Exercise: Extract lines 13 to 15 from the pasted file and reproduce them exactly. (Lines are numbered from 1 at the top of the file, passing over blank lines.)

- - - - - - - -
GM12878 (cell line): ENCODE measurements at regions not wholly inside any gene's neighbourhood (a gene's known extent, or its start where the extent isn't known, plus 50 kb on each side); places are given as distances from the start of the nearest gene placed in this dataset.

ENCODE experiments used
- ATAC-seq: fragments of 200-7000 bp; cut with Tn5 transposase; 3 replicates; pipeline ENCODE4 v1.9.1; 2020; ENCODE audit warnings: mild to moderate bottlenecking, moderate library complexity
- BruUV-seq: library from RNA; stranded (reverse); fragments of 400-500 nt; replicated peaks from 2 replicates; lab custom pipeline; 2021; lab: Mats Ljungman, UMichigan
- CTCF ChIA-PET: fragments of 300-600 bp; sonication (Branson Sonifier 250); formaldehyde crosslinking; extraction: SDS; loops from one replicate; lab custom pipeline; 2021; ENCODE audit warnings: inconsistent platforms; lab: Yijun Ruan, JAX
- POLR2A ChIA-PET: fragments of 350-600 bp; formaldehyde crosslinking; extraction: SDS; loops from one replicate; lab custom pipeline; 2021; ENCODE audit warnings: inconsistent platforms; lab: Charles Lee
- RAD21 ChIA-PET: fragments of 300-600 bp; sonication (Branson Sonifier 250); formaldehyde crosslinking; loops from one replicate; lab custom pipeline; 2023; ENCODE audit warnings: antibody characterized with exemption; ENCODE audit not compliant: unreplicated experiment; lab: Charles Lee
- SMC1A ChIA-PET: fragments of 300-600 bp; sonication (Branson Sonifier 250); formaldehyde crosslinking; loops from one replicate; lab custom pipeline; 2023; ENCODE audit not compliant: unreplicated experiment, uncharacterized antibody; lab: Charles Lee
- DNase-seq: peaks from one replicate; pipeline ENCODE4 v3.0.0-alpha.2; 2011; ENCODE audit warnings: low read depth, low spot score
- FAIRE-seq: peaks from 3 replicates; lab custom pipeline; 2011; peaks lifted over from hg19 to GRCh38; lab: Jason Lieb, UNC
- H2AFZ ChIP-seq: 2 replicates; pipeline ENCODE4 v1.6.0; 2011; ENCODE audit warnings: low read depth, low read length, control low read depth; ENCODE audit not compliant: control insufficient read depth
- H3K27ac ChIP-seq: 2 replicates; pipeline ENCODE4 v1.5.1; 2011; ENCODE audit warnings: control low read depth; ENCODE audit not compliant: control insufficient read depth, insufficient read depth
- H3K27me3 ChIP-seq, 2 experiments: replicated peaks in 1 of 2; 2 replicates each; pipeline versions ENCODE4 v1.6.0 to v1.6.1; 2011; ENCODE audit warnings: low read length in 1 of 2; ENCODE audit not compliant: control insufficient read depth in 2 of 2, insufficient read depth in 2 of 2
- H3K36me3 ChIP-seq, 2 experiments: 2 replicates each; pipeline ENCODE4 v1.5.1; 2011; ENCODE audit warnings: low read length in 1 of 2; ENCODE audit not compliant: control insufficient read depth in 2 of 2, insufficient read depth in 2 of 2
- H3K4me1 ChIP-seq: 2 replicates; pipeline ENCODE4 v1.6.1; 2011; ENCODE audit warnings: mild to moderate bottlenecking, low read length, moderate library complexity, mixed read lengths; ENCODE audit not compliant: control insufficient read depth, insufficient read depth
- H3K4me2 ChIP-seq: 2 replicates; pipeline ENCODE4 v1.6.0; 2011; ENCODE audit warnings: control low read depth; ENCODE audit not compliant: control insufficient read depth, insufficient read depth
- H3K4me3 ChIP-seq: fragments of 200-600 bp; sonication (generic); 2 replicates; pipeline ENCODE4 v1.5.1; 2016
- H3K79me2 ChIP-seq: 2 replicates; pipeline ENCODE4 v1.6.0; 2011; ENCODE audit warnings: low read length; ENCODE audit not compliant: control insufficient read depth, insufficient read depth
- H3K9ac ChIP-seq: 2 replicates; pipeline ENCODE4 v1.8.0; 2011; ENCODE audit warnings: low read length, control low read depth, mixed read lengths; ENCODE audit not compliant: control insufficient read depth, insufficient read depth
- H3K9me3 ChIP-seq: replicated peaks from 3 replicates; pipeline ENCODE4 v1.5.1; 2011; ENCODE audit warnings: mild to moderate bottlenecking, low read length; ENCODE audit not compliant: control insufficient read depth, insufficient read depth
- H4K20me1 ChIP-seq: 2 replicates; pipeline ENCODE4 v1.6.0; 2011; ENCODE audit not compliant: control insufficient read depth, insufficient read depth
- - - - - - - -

- H3K27me3 ChIP-seq, 2 experiments: replicated peaks in 1 of 2; 2 replicates each; pipeline versions ENCODE4 v1.6.0 to v1.6.1; 2011; ENCODE audit warnings: low read length in 1 of 2; ENCODE audit not compliant: control insufficient read depth in 2 of 2, insufficient read depth in 2 of 2
- H3K36me3 ChIP-seq, 2 experiments: 2 replicates each; pipeline ENCODE4 v1.5.1; 2011; ENCODE audit warnings: low read length in 1 of 2; ENCODE audit not compliant: control insufficient read depth in 2 of 2, insufficient read depth in 2 of 2
- H3K4me1 ChIP-seq: 2 replicates; pipeline ENCODE4 v1.6.1; 2011; ENCODE audit warnings: mild to moderate bottlenecking, low read length, moderate library complexity, mixed read lengths; ENCODE audit not compliant: control insufficient read depth, insufficient read depth